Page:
CCU co-hosting wind power potential workshop in Charleston alongside Clemson and Iowa State
The workshop, titled “Land-based Wind Power Potential in the Southeast U.S.,” is intended to familiarize state leadership, stakeholders, and current and potential industry officials and decision makers with onshore wind power potential and educate them on the possibilities for wind energy production in the coastal region.
The Southeastern United States is the last region of the country to develop significant wind energy production, according to Paul Gayes, the director of the Burroughs & Chapin Center for Marine Wetlands Studies at CCU and the CCU organizer of the workshop. New technology developed at Iowa State University and recent measurements at the elevations where future wind turbines will operate in S.C. makes it possible and plausible to build taller towers on site that can access better resources.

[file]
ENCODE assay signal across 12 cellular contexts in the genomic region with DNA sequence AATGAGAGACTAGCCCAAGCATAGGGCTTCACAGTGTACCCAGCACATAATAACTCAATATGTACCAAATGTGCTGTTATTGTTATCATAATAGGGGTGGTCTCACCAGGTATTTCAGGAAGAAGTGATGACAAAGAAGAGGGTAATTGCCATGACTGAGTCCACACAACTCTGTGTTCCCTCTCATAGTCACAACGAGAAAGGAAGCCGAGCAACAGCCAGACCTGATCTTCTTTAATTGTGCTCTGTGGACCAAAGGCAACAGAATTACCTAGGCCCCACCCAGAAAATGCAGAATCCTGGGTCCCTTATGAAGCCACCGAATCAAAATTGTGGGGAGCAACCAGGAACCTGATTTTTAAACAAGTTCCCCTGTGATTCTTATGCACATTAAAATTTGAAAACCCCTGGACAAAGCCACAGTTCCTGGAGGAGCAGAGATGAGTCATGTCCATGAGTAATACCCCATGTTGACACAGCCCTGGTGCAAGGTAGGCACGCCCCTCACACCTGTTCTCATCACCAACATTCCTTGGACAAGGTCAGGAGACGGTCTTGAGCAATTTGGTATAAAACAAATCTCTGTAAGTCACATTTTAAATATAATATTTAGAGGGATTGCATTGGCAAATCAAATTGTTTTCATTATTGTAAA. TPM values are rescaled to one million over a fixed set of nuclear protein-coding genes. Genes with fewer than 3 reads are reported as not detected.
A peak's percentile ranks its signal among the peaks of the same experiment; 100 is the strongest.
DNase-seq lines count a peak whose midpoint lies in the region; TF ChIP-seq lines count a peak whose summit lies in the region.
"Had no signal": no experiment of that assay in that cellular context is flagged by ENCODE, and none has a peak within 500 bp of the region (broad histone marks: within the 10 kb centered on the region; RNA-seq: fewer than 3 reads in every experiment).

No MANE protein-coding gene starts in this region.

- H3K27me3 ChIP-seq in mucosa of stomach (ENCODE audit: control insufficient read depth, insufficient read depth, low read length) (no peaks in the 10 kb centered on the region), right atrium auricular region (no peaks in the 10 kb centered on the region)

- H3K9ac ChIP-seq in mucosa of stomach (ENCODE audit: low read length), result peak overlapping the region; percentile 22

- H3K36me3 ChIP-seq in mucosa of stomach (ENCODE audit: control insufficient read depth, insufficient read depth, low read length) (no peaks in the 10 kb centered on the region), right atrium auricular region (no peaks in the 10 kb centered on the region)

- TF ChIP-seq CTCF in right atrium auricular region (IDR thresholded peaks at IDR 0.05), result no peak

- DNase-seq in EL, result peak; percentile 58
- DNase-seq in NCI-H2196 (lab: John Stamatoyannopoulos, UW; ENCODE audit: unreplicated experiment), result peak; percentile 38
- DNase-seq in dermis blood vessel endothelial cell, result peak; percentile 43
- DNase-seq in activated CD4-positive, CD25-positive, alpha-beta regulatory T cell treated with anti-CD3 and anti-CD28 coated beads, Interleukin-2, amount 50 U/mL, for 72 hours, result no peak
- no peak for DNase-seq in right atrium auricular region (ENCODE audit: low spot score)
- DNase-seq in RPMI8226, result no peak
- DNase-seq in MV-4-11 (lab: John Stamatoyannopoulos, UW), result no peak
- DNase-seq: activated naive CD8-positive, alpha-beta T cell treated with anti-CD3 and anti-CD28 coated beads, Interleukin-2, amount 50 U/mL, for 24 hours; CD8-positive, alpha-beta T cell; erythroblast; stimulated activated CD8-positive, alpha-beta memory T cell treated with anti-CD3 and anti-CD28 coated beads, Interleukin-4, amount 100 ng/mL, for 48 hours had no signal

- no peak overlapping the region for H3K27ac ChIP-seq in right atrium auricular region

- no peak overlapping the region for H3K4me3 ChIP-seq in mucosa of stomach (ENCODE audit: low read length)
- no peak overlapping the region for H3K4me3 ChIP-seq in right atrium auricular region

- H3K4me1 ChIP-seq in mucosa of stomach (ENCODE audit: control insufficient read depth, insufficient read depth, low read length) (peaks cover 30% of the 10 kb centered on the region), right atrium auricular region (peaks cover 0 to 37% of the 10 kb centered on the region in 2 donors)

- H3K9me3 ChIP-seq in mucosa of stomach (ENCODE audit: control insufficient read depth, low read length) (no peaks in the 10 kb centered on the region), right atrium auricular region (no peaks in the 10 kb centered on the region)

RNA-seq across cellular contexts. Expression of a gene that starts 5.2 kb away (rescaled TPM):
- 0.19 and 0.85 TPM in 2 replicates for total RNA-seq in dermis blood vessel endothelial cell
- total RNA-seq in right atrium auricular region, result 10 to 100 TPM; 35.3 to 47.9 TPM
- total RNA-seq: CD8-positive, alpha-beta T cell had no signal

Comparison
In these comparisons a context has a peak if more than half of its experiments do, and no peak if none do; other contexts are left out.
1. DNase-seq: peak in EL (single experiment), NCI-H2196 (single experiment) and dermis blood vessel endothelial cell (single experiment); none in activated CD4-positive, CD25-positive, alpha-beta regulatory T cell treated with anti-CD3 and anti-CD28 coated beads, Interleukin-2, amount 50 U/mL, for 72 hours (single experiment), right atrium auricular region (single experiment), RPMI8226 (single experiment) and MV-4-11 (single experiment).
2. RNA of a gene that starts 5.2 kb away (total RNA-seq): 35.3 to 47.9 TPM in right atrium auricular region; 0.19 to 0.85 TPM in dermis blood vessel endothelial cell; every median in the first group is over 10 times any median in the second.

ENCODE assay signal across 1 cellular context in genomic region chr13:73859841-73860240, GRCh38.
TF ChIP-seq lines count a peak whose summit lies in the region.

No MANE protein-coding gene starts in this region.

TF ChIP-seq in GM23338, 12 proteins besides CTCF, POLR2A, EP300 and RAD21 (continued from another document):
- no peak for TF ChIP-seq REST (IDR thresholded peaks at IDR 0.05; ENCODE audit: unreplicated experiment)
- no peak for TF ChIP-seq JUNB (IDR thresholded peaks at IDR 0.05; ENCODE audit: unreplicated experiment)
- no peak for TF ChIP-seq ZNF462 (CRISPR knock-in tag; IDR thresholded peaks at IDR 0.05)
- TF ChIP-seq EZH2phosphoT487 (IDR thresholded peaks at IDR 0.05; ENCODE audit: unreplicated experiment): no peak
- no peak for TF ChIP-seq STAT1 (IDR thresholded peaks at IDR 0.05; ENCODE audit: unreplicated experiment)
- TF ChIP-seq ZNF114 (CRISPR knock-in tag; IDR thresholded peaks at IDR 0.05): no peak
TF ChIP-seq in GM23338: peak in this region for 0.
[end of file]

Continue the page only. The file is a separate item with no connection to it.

“It’s an emerging industry in the region, and with new technology, now this is viable here in the southeast,” said Gayes. “So this workshop will look at what that does mean and how might this look in the future? Wind energy production can be broadly beneficial, it brings high-paying jobs and has wide economic effects.”
Topics at the workshop will include the concept of tall wind, low-speed wind technologies, Southeast wind power potential, land-based versus offshore wind, workforce training education, and more. Facilitators include Sri Sritharan from Iowa State, Ramtin Hadidi from Clemson University, Kirk Morgan from Barr Engineering, and more. The workshop will also include a tour of the wind turbine drive train facility at the Energy Innovation Center.